The partitioning of a plane with points into convex polygons
such that each polygon contains exactly
one generating point and every point in a given polygon is closer to its generating
point than to any other. A Voronoi diagram is sometimes also known as a Dirichlet
tessellation. The cells are called Dirichlet regions, Thiessen polytopes, or Voronoi
polygons.

Voronoi diagrams were considered as early at 1644 by René Descartes and were used by Dirichlet (1850) in the investigation of positive quadratic forms. They were also studied by Voronoi (1907), who extended the investigation of Voronoi diagrams to higher dimensions. They find widespread applications in areas such as computer graphics, epidemiology, geophysics, and meteorology. A particularly notable use of a Voronoi diagram was the analysis of the 1854 cholera epidemic in London, in which physician John Snow determined a strong correlation of deaths with proximity to a particular (and infected) water pump on Broad Street (Snow 1854, Snow 1855). In his analysis, Snow constructed a map on which he drew a line labeled "Boundary of equal distance between Broad Street Pump and other Pumps." This line essentially indicated the Broad Street Pump's Voronoi cell (Austin 2006). However, for an analysis highlighting some of the oversimplifications and misattributions in this folklore history account of the events surrounding Snow and the London cholera incident, see Field (2020).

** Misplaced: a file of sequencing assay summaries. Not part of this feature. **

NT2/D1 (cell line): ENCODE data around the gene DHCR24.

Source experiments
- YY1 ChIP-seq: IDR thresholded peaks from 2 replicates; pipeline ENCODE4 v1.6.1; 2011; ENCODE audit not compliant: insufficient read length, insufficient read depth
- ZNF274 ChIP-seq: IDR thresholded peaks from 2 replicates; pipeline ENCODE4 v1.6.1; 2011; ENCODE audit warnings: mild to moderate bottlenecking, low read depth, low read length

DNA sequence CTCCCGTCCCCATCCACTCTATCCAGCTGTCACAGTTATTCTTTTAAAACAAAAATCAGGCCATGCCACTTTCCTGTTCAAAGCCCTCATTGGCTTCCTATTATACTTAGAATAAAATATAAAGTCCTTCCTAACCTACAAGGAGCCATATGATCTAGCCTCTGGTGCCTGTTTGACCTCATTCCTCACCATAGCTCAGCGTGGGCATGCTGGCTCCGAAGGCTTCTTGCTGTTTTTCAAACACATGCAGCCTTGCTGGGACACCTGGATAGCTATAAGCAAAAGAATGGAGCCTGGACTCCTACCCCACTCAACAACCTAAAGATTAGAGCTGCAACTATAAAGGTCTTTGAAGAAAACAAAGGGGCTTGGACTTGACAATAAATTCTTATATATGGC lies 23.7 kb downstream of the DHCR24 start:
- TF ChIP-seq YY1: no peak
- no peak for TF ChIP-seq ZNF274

The Wolfram Language command VoronoiDiagram[pts]
in the Wolfram Language package ComputationalGeometry`
returns a data structure corresponding to the Voronoi diagram of a given set of
points, and DiagramPlot[pts]
gives a graphical illustration of the Voronoi diagram (left figure above). Voronoi
diagrams can be even more easily visualized in the Wolfram
Language using graphics functions such as ListDensityPlot
and ListPlot3D
with the option setting InterpolationOrder -> 0 (right two figures).

The Delaunay triangulation and Voronoi diagram in
are dual to each other in the graph theoretical sense.

In Season 4 episode "Black Swan" of the television crime drama NUMB3RS, math genius Charles Eppes proposes
performing a time series analysis of overlapping
Dirichlet tessellations in an attempt to track the movements of a suspect.